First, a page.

I think after we’d made Just Love, we recognised it as the first song that had passed a certain threshold; that we'd actually made a good song. Jake and Liam shook hands like we’d signed a business deal, and I can remember us all jumping on his tiny hall's bed, cheering with joy!“

To a quartet of inexperienced young'uns - wide-eyed and keen - the music industry can come as a bit of a shock, especially to those artistic souls having to factor in demanding and regimented business needs in order to progress. Jake describes his initial reaction to their new environment and a degree of familiarity that rose with experience,

"I guess I was surprised at first about how small it is. Everyone knows everyone. And it’s really all about who you know. The industry part anyway. The actual art is a totally different thing. I wouldn’t say we love the industry, but we have to accept how it works and play along with it until we’re as big as Kanye and can cry for revolution without worrying how we’re going to pay rent!"

Fresh five track EP Meet The Parents inevitably flourishes into 'grown-up' territory for the group, not dismissing all that has maketh the man before, such as the fun-loving Rave and Hip Hop features, but handing a more instrumental approach to their output.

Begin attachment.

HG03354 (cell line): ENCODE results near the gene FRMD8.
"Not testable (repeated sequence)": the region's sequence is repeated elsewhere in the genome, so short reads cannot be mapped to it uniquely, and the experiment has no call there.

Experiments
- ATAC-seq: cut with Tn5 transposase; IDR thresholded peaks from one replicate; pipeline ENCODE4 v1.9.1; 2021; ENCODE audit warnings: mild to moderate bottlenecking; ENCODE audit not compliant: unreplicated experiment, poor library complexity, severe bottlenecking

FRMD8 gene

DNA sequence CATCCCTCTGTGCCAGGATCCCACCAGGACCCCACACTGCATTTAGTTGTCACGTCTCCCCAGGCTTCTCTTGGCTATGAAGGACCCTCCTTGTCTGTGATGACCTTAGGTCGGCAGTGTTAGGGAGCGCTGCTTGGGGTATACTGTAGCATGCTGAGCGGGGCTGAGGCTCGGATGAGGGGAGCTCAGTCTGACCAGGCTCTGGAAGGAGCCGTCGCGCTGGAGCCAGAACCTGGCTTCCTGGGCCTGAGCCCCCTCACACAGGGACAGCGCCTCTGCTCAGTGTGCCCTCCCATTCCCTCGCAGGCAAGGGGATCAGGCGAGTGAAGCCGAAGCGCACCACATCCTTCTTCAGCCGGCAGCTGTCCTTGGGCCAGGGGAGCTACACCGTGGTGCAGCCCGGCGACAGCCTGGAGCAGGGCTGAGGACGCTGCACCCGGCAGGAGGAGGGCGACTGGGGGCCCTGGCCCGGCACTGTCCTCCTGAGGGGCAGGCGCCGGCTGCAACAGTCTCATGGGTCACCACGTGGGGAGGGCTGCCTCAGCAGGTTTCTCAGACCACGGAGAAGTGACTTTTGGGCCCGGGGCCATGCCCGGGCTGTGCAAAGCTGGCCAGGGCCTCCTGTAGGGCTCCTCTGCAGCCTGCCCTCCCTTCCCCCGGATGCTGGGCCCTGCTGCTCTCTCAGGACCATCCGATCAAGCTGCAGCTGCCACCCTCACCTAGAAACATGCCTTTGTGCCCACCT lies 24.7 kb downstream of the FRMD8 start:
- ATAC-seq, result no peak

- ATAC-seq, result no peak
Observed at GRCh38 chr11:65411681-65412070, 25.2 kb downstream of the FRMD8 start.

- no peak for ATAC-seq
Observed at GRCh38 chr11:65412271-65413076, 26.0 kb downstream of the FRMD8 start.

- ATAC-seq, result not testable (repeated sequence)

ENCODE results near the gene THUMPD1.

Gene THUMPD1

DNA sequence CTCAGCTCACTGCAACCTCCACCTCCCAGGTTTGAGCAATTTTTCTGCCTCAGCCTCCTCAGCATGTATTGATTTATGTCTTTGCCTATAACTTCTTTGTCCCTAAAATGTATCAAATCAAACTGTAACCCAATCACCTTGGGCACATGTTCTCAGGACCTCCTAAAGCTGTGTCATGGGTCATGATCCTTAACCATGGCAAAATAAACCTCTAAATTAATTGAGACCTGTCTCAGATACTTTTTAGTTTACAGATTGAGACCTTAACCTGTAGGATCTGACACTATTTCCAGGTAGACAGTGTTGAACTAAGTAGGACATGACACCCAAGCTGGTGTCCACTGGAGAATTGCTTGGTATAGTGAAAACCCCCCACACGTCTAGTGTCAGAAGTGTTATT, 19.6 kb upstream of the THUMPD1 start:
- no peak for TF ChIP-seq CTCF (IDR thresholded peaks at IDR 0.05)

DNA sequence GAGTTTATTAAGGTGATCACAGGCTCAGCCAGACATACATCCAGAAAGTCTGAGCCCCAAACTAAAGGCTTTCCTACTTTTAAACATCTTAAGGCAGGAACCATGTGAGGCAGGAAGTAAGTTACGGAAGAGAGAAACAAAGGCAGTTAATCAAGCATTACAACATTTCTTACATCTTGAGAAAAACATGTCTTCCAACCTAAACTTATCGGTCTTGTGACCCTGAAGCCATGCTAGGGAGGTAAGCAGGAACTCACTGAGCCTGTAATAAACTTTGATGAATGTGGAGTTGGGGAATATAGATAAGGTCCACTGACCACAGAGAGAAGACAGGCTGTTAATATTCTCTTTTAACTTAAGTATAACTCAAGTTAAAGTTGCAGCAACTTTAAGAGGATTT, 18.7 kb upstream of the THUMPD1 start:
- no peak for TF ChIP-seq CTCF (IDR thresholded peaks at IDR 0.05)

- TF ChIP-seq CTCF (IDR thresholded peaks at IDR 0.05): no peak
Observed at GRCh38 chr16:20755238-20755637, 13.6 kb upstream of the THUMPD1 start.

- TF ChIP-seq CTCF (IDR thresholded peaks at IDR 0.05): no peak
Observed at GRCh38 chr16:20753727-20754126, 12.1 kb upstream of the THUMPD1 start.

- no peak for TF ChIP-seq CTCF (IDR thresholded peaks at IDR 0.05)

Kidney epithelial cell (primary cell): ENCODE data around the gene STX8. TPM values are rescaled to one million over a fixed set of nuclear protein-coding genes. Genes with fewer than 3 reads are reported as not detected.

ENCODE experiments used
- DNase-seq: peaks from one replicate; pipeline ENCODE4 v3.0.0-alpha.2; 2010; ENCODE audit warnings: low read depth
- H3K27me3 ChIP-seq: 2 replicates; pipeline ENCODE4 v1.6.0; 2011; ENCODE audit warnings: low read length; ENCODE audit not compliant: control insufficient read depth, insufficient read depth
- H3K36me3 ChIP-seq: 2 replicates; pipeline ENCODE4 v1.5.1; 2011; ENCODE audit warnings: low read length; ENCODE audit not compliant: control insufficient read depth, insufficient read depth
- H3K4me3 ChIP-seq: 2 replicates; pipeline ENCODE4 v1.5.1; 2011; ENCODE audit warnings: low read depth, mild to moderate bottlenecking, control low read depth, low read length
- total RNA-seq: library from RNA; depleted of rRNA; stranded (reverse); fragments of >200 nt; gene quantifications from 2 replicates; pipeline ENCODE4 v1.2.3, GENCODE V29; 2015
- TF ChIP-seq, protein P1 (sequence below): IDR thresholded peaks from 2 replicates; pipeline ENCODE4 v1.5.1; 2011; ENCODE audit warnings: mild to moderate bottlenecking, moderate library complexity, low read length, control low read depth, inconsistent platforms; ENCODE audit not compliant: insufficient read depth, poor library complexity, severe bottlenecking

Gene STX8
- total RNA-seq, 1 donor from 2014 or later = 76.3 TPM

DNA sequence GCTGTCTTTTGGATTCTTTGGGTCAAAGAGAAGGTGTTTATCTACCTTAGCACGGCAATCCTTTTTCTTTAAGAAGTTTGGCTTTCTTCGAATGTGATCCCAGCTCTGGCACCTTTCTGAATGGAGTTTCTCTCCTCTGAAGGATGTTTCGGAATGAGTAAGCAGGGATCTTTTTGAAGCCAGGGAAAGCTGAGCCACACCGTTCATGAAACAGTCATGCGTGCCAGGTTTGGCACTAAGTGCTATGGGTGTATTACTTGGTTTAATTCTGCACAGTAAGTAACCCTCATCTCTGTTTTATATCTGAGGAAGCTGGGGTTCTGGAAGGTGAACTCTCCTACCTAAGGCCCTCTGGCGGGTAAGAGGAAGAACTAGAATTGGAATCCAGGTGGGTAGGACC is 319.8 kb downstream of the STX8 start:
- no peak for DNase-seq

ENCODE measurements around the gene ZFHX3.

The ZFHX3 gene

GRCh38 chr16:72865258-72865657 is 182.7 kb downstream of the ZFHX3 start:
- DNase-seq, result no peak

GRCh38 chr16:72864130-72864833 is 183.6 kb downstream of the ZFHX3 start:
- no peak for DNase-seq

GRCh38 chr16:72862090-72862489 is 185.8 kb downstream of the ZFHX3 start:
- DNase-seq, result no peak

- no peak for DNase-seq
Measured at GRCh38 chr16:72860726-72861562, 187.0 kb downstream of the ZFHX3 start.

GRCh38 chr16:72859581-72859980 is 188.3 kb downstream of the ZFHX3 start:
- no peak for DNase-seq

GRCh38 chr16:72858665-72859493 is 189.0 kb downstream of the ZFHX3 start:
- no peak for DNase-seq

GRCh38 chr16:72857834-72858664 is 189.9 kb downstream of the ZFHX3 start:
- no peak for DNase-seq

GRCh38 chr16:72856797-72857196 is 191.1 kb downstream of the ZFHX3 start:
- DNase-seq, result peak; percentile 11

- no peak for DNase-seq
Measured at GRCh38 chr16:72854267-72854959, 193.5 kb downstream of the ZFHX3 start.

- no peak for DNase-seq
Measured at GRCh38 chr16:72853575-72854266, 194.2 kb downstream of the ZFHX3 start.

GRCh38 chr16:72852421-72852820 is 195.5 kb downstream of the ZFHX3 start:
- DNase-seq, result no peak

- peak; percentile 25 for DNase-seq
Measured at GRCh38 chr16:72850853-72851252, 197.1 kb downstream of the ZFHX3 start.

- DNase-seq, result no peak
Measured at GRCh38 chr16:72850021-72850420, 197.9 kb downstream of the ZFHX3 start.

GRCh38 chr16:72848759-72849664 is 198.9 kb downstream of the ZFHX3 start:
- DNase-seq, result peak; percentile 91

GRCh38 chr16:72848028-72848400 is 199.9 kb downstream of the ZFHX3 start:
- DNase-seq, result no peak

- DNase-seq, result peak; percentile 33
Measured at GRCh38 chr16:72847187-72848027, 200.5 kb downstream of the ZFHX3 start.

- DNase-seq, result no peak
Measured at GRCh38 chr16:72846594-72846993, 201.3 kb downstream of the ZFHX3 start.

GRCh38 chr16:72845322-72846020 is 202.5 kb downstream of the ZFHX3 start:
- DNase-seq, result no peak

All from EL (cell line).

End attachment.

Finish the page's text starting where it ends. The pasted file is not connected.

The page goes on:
"I’d say it feels more mature. We did pay more attention to the structure of traditional songwriting; the tunes feel more smartly dressed like they’re ready to Meet The Parents! With this project, we did focus more on guitar and trumpet than hip hop or rave influences, but we do think each tune comes with its own flavour, in Slalom style! We hope each project we release brings in a different audience; we’re not the type to make the same thing twice," Mikey declares confidently.



Jake moves on naturally to approach the 'crisp production' for the video of their recent track, 'Why'd Ya Wanna Come and Act Like That?', where it was imperative to mirror their adopted 'smartly dressed' tone, swagger and refined direction. Well, that was the final presentation displayed in any way.


"The actual making of the song couldn't have been further from the truth! We’d had to leave the house we were staying at as it was so mouldy the ceiling fell in on Mikey’s bed! We moved all of our stuff into our practice room, and it became our storage lounge-bedroom studio, and it's where we started producing quite a few of the tunes. There was a ground hum and bands drumming next to us every hour, so the early recordings were pretty dirty, but I think it’s where they found their character."

The chaps were famed locally for airing their tracks to close pals looking to let their hair down to bounce collectively at unrestrained house parties, where, Ricky states, the critique that followed proved invaluable feedback with certainly no holds barred.


”We haven’t actually thrown any parties in a long time for obvious reasons, but you can be sure we’ve been making music that can be played at them. On other projects, we have focussed more on Dance music and Electronic music as it is the kind of live show we’d like to bring to the world. We have lots of stuff we can’t wait to put out. And yeah," he laughs, "Our pals tell it how it is; they know us well enough to give honest opinions... hopefully!"



Article by Beverley Knight